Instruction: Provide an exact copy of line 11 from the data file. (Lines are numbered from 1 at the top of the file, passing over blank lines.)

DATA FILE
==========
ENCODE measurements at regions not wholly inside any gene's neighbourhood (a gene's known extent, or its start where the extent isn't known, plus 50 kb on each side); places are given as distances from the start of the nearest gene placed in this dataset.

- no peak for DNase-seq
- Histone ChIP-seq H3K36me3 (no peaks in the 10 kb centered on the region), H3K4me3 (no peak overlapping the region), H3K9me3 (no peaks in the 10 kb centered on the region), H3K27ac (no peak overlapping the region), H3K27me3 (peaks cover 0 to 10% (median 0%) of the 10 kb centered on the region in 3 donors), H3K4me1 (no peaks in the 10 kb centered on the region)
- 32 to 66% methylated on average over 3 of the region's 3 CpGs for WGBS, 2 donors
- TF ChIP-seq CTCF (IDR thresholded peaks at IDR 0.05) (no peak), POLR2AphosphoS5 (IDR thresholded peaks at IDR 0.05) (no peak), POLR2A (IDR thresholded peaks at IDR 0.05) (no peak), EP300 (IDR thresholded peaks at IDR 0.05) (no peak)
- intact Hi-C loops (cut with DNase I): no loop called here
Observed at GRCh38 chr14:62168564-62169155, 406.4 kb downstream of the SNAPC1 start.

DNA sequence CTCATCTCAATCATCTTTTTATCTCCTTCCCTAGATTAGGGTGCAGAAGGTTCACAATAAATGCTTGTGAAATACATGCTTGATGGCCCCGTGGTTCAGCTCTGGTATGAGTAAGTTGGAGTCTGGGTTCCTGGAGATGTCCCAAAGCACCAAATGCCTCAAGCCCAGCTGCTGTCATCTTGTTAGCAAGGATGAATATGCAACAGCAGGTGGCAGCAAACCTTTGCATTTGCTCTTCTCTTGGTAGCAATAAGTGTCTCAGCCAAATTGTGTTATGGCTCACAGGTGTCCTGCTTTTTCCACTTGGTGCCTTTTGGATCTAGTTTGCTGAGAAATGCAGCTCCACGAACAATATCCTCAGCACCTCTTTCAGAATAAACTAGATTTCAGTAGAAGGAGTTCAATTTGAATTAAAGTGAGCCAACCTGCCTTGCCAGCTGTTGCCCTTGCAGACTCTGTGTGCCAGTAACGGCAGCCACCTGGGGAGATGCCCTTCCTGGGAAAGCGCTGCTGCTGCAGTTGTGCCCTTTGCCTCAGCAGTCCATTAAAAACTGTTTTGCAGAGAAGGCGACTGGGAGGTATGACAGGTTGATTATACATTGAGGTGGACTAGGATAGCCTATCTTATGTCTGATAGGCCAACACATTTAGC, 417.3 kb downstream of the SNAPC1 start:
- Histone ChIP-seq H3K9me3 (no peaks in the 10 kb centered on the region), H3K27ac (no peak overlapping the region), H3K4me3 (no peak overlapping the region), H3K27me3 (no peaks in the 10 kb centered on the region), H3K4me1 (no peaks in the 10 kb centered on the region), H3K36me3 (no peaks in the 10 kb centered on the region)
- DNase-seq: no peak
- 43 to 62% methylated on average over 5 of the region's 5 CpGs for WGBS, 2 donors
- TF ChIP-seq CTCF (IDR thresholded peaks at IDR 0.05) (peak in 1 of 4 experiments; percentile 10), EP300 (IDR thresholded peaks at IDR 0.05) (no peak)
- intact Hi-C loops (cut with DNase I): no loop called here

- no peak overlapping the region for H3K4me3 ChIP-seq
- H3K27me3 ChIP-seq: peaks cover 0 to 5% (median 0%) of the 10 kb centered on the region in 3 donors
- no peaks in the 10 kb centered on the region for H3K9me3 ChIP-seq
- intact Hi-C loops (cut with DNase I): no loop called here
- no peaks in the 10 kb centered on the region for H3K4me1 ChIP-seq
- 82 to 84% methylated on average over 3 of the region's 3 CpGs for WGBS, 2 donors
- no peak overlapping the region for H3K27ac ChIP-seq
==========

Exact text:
- 43 to 62% methylated on average over 5 of the region's 5 CpGs for WGBS, 2 donors